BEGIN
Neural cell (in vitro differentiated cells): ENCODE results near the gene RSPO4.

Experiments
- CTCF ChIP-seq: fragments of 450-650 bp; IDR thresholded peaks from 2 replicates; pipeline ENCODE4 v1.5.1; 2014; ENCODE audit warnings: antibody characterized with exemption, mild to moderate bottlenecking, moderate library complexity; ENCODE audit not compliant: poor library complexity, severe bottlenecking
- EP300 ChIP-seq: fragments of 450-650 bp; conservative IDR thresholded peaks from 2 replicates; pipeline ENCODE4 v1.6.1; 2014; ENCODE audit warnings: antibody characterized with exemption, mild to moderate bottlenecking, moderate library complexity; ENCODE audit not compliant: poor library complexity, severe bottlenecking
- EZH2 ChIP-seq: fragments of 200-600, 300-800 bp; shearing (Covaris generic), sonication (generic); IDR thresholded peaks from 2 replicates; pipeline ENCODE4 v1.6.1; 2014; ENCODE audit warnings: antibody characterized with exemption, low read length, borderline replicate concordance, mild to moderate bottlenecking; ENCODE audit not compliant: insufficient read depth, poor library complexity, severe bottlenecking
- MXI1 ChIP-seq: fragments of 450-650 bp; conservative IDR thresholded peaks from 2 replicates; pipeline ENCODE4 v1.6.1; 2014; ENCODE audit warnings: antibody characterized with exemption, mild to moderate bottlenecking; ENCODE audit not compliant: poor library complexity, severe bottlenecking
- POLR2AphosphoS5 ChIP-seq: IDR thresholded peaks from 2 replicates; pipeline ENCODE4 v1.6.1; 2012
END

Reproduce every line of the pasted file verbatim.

Neural cell (in vitro differentiated cells): ENCODE results near the gene RSPO4.

Experiments
- CTCF ChIP-seq: fragments of 450-650 bp; IDR thresholded peaks from 2 replicates; pipeline ENCODE4 v1.5.1; 2014; ENCODE audit warnings: antibody characterized with exemption, mild to moderate bottlenecking, moderate library complexity; ENCODE audit not compliant: poor library complexity, severe bottlenecking
- EP300 ChIP-seq: fragments of 450-650 bp; conservative IDR thresholded peaks from 2 replicates; pipeline ENCODE4 v1.6.1; 2014; ENCODE audit warnings: antibody characterized with exemption, mild to moderate bottlenecking, moderate library complexity; ENCODE audit not compliant: poor library complexity, severe bottlenecking
- EZH2 ChIP-seq: fragments of 200-600, 300-800 bp; shearing (Covaris generic), sonication (generic); IDR thresholded peaks from 2 replicates; pipeline ENCODE4 v1.6.1; 2014; ENCODE audit warnings: antibody characterized with exemption, low read length, borderline replicate concordance, mild to moderate bottlenecking; ENCODE audit not compliant: insufficient read depth, poor library complexity, severe bottlenecking
- MXI1 ChIP-seq: fragments of 450-650 bp; conservative IDR thresholded peaks from 2 replicates; pipeline ENCODE4 v1.6.1; 2014; ENCODE audit warnings: antibody characterized with exemption, mild to moderate bottlenecking; ENCODE audit not compliant: poor library complexity, severe bottlenecking
- POLR2AphosphoS5 ChIP-seq: IDR thresholded peaks from 2 replicates; pipeline ENCODE4 v1.6.1; 2012